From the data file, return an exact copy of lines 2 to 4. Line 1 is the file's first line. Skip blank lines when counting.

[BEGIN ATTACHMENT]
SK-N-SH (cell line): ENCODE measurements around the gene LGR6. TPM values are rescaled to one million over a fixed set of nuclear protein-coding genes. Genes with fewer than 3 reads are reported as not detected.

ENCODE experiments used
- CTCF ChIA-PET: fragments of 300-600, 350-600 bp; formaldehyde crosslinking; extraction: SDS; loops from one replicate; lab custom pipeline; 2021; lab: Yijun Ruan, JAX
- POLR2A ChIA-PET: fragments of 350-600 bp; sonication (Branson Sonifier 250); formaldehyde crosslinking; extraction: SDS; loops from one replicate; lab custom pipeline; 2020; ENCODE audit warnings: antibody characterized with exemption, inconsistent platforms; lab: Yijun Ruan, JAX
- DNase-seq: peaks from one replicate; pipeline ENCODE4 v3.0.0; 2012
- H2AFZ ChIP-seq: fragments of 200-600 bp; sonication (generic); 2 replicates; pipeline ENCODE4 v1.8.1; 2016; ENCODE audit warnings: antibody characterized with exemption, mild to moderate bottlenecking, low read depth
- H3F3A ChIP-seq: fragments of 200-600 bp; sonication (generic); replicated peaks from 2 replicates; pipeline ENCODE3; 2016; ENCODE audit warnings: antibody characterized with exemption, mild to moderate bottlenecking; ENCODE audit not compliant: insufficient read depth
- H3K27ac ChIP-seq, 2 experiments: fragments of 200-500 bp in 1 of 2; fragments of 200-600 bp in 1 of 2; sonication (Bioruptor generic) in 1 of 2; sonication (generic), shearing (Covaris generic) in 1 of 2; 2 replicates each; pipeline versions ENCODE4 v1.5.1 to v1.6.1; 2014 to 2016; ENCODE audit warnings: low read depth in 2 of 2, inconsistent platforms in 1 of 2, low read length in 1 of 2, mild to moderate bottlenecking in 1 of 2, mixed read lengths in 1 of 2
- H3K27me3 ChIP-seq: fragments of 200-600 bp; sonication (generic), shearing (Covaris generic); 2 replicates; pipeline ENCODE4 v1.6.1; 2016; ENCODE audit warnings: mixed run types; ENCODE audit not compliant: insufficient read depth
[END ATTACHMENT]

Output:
ENCODE experiments used
- CTCF ChIA-PET: fragments of 300-600, 350-600 bp; formaldehyde crosslinking; extraction: SDS; loops from one replicate; lab custom pipeline; 2021; lab: Yijun Ruan, JAX
- POLR2A ChIA-PET: fragments of 350-600 bp; sonication (Branson Sonifier 250); formaldehyde crosslinking; extraction: SDS; loops from one replicate; lab custom pipeline; 2020; ENCODE audit warnings: antibody characterized with exemption, inconsistent platforms; lab: Yijun Ruan, JAX